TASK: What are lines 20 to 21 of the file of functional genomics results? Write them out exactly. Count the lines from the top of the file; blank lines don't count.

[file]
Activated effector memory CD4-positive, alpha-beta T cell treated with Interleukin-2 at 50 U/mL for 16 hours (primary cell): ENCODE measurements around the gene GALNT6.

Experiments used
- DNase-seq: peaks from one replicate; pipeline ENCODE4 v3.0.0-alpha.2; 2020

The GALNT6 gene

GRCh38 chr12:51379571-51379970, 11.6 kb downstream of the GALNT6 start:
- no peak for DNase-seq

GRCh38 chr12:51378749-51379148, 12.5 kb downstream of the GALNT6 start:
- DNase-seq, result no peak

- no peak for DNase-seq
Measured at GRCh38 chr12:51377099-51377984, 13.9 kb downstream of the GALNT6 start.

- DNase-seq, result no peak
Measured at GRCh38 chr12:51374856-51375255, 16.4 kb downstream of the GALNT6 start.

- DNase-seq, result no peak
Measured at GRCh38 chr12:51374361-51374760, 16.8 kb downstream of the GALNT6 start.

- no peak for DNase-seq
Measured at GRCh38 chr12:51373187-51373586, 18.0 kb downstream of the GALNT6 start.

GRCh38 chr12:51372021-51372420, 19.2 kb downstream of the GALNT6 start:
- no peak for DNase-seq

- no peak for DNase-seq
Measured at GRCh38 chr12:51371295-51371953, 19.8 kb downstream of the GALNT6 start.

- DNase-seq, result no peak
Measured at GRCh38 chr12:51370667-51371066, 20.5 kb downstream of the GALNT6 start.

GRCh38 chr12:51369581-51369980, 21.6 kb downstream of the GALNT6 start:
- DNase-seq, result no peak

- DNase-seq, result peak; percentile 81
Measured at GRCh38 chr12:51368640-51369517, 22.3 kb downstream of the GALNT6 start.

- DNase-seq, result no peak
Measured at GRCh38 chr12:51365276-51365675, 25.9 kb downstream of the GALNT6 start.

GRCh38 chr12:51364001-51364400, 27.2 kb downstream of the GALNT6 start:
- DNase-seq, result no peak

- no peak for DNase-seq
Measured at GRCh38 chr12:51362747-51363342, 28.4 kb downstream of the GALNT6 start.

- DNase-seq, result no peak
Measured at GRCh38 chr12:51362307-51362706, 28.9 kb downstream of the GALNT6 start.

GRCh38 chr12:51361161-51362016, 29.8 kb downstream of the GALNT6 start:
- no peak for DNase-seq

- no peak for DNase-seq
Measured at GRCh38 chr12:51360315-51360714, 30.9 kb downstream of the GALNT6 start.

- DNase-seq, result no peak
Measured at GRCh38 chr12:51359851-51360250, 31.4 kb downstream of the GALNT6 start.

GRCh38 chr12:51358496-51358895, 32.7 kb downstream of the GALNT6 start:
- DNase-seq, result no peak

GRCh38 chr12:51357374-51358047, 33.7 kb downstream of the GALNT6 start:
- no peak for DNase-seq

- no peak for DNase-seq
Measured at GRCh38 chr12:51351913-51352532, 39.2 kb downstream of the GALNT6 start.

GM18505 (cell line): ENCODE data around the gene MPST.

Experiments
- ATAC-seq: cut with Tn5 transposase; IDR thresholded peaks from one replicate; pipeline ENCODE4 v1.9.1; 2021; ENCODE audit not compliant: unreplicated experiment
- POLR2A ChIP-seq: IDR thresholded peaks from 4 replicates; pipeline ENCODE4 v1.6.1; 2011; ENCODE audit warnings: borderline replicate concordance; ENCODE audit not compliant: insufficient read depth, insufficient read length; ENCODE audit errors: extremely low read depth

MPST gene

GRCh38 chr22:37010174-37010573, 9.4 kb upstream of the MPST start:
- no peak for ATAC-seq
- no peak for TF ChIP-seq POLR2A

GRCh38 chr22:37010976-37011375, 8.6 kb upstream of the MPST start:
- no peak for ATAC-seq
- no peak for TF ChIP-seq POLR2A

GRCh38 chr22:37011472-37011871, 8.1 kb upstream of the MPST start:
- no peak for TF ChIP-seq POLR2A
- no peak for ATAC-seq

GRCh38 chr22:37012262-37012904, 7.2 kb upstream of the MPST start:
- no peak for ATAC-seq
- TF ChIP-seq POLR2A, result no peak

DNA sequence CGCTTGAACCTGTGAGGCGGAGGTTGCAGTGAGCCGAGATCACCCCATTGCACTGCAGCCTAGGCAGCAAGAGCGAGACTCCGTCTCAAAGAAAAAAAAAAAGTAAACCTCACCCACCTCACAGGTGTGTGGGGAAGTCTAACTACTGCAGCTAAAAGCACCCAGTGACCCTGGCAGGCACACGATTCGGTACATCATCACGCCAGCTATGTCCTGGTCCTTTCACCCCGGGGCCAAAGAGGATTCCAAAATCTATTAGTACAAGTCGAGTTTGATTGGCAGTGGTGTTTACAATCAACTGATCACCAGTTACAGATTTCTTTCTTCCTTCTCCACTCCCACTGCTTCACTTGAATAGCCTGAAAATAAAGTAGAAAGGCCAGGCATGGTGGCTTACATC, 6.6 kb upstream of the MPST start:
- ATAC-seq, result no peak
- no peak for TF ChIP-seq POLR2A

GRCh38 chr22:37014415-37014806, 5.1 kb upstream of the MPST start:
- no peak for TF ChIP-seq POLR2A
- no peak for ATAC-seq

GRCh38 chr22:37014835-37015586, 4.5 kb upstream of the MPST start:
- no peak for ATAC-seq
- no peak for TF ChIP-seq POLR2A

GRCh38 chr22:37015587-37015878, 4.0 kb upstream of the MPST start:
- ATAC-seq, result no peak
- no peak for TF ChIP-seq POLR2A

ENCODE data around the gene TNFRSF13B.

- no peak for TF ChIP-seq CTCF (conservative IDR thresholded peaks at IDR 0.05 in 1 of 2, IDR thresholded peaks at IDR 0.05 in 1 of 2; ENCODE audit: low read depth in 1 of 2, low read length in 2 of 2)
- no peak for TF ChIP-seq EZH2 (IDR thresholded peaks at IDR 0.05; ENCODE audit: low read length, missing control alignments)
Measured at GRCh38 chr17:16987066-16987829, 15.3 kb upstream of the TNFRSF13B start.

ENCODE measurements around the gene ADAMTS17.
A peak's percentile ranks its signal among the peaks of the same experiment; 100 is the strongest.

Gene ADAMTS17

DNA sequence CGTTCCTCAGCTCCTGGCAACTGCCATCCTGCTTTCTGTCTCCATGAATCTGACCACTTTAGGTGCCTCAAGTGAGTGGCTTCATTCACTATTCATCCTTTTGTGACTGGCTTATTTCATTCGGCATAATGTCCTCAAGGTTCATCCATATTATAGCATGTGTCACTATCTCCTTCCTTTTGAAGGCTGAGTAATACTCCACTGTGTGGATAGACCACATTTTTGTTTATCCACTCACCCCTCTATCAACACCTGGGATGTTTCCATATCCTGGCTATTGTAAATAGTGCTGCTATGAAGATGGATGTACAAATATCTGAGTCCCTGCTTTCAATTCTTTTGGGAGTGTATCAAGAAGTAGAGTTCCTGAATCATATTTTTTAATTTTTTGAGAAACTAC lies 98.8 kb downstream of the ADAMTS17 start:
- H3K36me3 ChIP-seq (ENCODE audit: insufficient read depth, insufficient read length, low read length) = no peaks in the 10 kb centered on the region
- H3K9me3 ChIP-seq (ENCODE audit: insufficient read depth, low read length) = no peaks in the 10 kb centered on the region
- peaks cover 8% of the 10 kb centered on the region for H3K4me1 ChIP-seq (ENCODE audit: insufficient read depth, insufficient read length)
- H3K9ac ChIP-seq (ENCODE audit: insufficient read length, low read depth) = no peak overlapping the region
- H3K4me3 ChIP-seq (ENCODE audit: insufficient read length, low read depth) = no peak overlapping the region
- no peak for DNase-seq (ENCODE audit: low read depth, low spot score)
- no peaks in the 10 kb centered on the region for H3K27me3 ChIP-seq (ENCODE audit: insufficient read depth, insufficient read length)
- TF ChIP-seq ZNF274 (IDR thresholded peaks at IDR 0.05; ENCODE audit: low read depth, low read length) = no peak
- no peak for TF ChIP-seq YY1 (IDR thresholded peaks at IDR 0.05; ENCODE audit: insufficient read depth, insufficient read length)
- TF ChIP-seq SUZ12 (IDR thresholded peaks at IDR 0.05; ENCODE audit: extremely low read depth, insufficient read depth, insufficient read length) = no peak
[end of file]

Measured at GRCh38 chr12:51371295-51371953, 19.8 kb downstream of the GALNT6 start.

- DNase-seq, result no peak